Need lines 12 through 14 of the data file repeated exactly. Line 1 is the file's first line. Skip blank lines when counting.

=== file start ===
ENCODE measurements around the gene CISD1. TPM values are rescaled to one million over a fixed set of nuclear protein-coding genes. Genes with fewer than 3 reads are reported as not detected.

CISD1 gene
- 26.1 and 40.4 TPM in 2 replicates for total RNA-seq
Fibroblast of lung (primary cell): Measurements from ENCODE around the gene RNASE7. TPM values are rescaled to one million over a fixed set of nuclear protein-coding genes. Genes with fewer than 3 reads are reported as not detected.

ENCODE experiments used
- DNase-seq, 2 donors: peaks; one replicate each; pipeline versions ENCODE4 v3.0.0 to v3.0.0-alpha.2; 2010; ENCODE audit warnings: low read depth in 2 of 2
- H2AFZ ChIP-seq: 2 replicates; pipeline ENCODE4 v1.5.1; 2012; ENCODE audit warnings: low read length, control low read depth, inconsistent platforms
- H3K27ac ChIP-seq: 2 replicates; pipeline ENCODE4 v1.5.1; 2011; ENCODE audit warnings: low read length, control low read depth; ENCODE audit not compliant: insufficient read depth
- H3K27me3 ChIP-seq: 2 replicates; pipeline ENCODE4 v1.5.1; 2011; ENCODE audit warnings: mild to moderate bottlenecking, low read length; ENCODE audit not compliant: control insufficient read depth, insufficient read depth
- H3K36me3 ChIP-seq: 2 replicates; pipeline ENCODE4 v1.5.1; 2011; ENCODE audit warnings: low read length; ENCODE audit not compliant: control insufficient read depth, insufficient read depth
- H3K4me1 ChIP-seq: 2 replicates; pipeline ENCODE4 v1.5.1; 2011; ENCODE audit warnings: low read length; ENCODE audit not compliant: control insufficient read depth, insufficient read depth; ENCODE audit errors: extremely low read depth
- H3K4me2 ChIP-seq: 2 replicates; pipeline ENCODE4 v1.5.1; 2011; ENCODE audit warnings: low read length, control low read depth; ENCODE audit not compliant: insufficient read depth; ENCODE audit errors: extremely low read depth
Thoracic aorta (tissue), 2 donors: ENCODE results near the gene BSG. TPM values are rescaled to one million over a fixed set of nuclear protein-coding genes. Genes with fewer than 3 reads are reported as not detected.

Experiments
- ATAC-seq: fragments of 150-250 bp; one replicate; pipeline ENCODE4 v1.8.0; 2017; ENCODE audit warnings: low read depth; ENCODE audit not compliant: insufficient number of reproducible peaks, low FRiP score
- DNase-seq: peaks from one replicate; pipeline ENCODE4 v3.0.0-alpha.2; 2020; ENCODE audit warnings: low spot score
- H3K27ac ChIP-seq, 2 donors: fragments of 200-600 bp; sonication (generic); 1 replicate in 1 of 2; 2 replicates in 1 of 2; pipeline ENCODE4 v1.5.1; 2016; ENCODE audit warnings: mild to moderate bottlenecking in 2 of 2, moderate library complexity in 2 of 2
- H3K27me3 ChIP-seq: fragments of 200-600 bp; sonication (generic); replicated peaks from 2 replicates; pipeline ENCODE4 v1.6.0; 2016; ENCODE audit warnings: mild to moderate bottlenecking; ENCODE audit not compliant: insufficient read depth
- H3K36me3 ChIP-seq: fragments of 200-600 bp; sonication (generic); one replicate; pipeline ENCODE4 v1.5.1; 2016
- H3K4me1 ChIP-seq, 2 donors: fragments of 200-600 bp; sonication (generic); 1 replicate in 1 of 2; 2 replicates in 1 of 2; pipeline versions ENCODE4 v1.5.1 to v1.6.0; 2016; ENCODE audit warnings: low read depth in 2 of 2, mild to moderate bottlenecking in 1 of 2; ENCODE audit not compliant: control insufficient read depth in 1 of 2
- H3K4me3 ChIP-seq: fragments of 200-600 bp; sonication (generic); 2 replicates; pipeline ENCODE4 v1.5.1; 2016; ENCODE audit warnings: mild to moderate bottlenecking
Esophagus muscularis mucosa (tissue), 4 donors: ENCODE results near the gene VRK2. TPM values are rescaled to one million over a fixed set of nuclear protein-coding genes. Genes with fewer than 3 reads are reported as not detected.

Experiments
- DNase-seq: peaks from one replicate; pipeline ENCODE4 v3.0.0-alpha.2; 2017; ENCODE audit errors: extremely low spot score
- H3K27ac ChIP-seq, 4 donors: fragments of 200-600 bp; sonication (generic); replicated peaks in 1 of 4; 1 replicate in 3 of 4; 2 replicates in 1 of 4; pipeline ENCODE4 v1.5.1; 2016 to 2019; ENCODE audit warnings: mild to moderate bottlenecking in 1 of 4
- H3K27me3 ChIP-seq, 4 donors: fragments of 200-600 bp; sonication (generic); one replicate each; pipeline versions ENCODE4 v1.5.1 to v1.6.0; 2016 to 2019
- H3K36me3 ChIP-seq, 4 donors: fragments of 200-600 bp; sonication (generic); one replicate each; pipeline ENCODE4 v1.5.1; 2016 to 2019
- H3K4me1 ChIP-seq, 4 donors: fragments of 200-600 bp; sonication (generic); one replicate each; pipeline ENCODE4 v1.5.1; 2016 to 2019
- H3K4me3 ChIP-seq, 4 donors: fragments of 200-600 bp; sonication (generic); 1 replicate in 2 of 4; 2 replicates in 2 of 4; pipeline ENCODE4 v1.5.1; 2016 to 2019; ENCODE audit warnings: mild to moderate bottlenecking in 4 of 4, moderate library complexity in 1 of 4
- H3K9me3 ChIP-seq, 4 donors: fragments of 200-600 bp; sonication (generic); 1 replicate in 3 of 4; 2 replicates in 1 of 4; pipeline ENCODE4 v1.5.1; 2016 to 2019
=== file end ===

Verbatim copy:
- H3K4me2 ChIP-seq: 2 replicates; pipeline ENCODE4 v1.5.1; 2011; ENCODE audit warnings: low read length, control low read depth; ENCODE audit not compliant: insufficient read depth; ENCODE audit errors: extremely low read depth
Thoracic aorta (tissue), 2 donors: ENCODE results near the gene BSG. TPM values are rescaled to one million over a fixed set of nuclear protein-coding genes. Genes with fewer than 3 reads are reported as not detected.

Experiments